Varun Potlapalli’s plan to pursue an MD and a Ph.D. after graduating from UNC-Chapel Hill emerged naturally. The Carolina senior has always known he wanted to be a physician, and he’s come to view research as a crucial aspect of that venture.
Like any good doctor, Potlapalli has never been one to make a decision without collecting the right information — particularly when it comes to a career that he’ll spend several more years training for.
“I always want to know, as in-depth as possible, what I’m getting myself into,” he said. “I see the summer as the time to be able to really focus on learning more about what I see myself doing in the future.”
So the Tar Heel has spent this summer getting his feet wet in MD-Ph.D. studies as part of a collaboration between the UNC School of Medicine’s MD-Ph.D. program and the Chancellor’s Science Scholars. For the past several weeks, Potlapalli has been shadowing doctors, attending grand rounds at UNC Hospitals, meeting with current MD-Ph.D. students and preparing a presentation on his own research.
“The opportunities that they’re providing are really crucial because it allows us to see what we would actually be doing as physicians and how they deal with cases and interact with patients,” said Potlapalli, who is majoring in biochemistry in the College of Arts and Sciences. “Those types of experiences are really important because they help you think about whether this is something you actually want to do.”
Potlapalli has always had a career in medicine in the back of his mind, but it was his biochemistry courses in high school and then the Chancellor’s Science Scholar’s Summer EXCELerator his first year at Carolina that piqued his interest in pursuing both an MD and Ph.D., which emphasizes both patient care and research.
The Chancellor’s Science Scholars program, Potlapalli said, “drove home the importance of research,” and within a few months at Carolina, he was looking for a lab to join. He landed a spot in the School of Medicine’s Infectious Disease Epidemiology and Ecology Lab, studying malaria alongside Assistant Professor Dr. Jessica Lin.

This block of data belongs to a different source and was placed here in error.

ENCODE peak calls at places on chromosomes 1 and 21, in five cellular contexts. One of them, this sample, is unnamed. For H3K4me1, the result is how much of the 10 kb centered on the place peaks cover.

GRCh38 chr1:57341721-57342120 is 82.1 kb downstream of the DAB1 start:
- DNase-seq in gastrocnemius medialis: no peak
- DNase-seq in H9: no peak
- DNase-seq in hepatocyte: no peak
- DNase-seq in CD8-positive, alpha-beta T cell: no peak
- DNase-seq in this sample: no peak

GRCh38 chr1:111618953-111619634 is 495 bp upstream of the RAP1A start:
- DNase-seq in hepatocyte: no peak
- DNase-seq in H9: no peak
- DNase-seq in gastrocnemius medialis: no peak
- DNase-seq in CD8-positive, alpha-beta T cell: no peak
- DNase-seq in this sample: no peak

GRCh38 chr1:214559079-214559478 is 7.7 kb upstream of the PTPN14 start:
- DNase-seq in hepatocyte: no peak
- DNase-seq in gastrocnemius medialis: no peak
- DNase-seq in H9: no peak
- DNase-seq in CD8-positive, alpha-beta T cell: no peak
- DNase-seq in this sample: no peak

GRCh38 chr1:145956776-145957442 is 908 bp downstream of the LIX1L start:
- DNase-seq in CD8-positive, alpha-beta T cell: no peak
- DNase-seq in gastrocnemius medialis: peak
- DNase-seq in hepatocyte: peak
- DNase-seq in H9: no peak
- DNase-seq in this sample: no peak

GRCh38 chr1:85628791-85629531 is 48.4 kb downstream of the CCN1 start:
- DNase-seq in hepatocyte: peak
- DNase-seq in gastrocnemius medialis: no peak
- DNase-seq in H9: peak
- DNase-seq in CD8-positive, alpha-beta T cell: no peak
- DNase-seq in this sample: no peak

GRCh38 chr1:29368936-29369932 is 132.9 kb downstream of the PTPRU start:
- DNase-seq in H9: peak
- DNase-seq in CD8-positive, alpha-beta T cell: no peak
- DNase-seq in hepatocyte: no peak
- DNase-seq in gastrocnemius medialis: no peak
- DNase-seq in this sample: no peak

While he researched understudied species of malaria throughout sub-Saharan Africa, he developed an even stronger passion for research.
“After experiencing how labs are run, after experiencing countless times of my assays not working the way they’re supposed to and troubleshooting them, I would say I fell in love with it,” Potlapalli said. “While it’s challenging, it’s also something I’m finding that I enjoy doing.”
The work in the lab made it clear to the Tar Heel that he couldn’t just be a physician working with patients. He also wanted to be in the lab making discoveries that could help more people.
“I can’t see myself just practicing medicine or just doing research because I want the research that I do to be translational,” Potlapalli said.
The pairing sounded great in concept, and as part of the MD-Ph.D. program’s summer experience through the UNC School of Medicine and Chancellor’s Science Scholars, Potlapalli is testing out the career to see if it is the right fit for him.
Potlapalli first participated in the experiential learning program virtually last summer because of the pandemic. He returned this year to get hands-on experience at the hospital.
Not only does the program allow him to shadow practicing doctors throughout the summer, but he also has the chance to meet with current MD-Ph.D. students. The student mentors help the undergraduates prepare presentations on their research.
Potlapalli has spent the summer researching a species of malaria that causes relapsing infections and is also difficult to detect in bloodwork. The Tar Heel is refining and comparing existing techniques to identify it in clinical blood samples. At the end of the summer, he will present that research to the MD-Ph.D. program alongside presentations from incoming medical students.
Potlapalli is currently working on his medical school applications, and the mentorship from current students has been particularly helpful as he works through that process.
The experience as a whole, he said, has confirmed he’s on the right path.
“This summer program has really opened me up to all the different angles possible when it comes to investigating whether MD-Ph.D. is the right dual-degree program for me,” Potlapalli said. “It’s only strengthened my passion for it. It’s a lot more intense than I previously thought it was, but to me, that’s a good thing. I want it to be intense. I want it to be rigorous because I know this is something I want to do moving forward.”